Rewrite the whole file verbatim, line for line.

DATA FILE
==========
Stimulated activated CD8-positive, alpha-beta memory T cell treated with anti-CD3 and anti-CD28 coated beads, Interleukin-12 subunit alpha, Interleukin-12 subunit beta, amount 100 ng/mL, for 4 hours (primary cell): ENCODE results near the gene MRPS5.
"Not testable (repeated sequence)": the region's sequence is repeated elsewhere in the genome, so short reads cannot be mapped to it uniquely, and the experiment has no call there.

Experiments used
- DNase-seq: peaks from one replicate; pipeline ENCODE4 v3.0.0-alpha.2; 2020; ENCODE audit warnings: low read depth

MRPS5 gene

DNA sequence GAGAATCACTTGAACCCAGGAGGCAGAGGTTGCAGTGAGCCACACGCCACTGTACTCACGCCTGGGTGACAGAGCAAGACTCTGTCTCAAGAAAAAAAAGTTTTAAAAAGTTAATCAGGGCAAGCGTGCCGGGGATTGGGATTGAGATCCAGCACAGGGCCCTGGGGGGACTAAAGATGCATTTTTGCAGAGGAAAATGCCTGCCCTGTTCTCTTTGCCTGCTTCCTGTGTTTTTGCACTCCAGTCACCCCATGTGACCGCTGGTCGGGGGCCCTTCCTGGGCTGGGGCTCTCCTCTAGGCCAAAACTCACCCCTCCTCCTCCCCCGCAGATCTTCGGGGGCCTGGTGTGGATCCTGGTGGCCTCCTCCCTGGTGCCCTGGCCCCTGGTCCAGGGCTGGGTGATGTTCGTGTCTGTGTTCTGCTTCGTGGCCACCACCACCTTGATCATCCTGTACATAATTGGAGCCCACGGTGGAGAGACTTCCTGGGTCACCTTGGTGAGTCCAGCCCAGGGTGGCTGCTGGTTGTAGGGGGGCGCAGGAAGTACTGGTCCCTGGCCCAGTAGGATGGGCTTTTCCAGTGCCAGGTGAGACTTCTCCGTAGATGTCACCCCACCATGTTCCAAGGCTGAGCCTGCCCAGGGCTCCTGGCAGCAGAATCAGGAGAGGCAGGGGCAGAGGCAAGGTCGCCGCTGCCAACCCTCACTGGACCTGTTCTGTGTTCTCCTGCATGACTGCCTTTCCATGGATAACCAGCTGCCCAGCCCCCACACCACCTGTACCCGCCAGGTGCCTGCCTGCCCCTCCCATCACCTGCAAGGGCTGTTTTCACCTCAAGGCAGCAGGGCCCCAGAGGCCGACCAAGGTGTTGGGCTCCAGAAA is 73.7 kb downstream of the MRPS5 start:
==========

Stimulated activated CD8-positive, alpha-beta memory T cell treated with anti-CD3 and anti-CD28 coated beads, Interleukin-12 subunit alpha, Interleukin-12 subunit beta, amount 100 ng/mL, for 4 hours (primary cell): ENCODE results near the gene MRPS5.
"Not testable (repeated sequence)": the region's sequence is repeated elsewhere in the genome, so short reads cannot be mapped to it uniquely, and the experiment has no call there.

Experiments used
- DNase-seq: peaks from one replicate; pipeline ENCODE4 v3.0.0-alpha.2; 2020; ENCODE audit warnings: low read depth

MRPS5 gene

DNA sequence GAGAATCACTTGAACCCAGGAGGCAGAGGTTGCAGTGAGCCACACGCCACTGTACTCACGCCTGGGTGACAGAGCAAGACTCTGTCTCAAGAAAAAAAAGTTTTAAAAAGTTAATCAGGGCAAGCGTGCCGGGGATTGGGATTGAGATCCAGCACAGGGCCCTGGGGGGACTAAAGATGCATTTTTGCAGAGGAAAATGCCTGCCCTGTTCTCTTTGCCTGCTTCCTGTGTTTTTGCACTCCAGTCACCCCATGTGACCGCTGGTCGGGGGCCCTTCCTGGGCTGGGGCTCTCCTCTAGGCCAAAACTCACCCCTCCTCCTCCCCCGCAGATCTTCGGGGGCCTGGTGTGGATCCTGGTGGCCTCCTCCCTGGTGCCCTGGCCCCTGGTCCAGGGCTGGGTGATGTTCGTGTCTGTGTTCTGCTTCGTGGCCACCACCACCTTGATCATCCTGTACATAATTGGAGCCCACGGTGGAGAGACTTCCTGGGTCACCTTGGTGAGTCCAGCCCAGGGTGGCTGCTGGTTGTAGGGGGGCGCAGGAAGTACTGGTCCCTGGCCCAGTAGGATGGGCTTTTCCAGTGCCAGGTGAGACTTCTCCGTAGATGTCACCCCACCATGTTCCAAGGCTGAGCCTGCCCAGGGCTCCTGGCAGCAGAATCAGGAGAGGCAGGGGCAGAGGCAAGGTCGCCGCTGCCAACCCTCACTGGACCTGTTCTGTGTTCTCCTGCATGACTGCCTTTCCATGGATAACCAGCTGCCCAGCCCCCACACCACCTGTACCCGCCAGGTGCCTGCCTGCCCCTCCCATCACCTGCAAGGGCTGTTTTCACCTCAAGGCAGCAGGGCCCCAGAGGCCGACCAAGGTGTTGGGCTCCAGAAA is 73.7 kb downstream of the MRPS5 start: